The market for collateralized debt securities, backed by risky high-yield loans, is about to reopen after a one-year hiatus.
A $500 million fund underwritten by Citigroup will again open the door for CLOs, or collateralized loan obligations, which are structured
deals that package loans.
The offering would mark the first new issue backed by widely syndicated loans in the $440 billion market for CLOs since last March, Bloomberg reported.
Before this deal, investors were still scared away by the huge losses suffered during the subprime mortgage fiasco that began in 2007.
The new issue represents a sign of the times in financial markets.
With money-market rates near zero and a modicum of stability having returned to the financial system, investors are scouring for yield any place they can find it.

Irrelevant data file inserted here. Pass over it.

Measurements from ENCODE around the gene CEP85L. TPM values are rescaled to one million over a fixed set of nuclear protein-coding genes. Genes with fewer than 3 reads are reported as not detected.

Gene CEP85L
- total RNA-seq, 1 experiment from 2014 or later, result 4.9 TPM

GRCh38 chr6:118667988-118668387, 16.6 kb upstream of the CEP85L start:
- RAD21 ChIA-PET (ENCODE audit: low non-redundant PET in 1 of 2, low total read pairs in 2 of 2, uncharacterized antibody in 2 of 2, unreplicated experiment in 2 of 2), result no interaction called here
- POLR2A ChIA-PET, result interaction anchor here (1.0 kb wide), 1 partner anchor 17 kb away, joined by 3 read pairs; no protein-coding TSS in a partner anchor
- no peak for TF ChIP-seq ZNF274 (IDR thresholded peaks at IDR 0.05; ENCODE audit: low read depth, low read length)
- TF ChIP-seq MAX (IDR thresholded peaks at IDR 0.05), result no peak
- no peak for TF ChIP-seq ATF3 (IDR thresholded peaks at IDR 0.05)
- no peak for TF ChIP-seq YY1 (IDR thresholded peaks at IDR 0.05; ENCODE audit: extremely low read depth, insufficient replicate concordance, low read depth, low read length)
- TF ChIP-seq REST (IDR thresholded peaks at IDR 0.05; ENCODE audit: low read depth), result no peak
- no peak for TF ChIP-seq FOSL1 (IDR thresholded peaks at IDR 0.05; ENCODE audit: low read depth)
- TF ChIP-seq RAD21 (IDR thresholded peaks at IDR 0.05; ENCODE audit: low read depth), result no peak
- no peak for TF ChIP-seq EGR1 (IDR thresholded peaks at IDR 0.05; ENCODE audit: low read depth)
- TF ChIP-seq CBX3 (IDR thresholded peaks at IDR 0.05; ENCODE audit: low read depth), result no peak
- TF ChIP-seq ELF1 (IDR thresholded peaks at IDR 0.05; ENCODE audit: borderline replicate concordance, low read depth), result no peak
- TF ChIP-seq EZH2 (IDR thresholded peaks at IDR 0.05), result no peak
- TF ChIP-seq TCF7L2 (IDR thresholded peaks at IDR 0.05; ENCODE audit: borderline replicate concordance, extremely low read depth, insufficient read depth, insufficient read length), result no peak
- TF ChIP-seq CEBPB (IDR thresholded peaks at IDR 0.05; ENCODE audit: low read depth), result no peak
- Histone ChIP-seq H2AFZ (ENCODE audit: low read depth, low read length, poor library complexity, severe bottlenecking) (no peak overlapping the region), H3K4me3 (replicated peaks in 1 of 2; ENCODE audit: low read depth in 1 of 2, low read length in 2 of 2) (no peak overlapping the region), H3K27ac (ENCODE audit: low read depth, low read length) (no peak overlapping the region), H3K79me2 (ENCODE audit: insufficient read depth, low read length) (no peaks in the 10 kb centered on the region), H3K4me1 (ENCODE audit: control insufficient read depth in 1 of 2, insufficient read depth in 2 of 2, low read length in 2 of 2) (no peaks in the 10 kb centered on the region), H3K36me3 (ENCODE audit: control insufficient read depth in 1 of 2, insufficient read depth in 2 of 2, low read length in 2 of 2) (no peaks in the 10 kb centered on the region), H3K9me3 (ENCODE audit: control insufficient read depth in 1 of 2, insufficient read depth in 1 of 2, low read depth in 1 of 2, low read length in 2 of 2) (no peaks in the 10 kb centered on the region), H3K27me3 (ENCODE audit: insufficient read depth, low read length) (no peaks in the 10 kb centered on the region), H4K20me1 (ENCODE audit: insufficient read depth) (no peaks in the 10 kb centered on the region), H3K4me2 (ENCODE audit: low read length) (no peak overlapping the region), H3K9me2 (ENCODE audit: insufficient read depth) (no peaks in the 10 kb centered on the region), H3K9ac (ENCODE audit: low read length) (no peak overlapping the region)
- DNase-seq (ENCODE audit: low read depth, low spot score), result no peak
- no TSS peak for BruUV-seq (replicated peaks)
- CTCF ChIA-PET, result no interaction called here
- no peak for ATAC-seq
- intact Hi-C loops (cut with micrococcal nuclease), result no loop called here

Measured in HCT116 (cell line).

So, they’re snapping up everything from the safest municipal bonds to the riskiest junk bonds.
As for the new CLO issue, “This is the first baby step to getting the market going again,” Matt Natcharian, head of Babson Capital Management’s structured credit team, told Bloomberg.
“There is a decent amount of investor interest throughout the capital structure and there are managers that want to do deals.”
Major banks are soliciting leveraged loan funds managers to entice them to issue CLOs, sources tell Bloomberg.
But the offerings may be coming at just the wrong time. Starting in 2012, more than $700 billion in high-yield (junk) corporate debt will come due, and experts are concerned that a lot of this debt could turn sour.
“An avalanche is brewing in 2012 and beyond if companies don’t get out in front of this,” Kevin Cassidy of Moody’s Investors Service told The New York Times.
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